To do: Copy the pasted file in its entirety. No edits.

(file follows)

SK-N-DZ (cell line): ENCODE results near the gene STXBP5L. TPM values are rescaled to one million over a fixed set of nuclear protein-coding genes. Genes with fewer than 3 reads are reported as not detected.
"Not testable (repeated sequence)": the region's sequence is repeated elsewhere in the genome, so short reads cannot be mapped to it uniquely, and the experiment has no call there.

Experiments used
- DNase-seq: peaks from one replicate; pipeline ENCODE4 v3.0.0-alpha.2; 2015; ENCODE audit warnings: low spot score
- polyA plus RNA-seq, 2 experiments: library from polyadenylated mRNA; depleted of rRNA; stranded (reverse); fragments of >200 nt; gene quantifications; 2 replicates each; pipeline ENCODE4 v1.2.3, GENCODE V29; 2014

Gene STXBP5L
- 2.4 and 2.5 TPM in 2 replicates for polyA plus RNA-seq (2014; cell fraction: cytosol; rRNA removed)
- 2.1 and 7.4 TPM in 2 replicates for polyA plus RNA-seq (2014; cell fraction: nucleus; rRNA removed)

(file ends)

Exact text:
SK-N-DZ (cell line): ENCODE results near the gene STXBP5L. TPM values are rescaled to one million over a fixed set of nuclear protein-coding genes. Genes with fewer than 3 reads are reported as not detected.
"Not testable (repeated sequence)": the region's sequence is repeated elsewhere in the genome, so short reads cannot be mapped to it uniquely, and the experiment has no call there.

Experiments used
- DNase-seq: peaks from one replicate; pipeline ENCODE4 v3.0.0-alpha.2; 2015; ENCODE audit warnings: low spot score
- polyA plus RNA-seq, 2 experiments: library from polyadenylated mRNA; depleted of rRNA; stranded (reverse); fragments of >200 nt; gene quantifications; 2 replicates each; pipeline ENCODE4 v1.2.3, GENCODE V29; 2014

Gene STXBP5L
- 2.4 and 2.5 TPM in 2 replicates for polyA plus RNA-seq (2014; cell fraction: cytosol; rRNA removed)
- 2.1 and 7.4 TPM in 2 replicates for polyA plus RNA-seq (2014; cell fraction: nucleus; rRNA removed)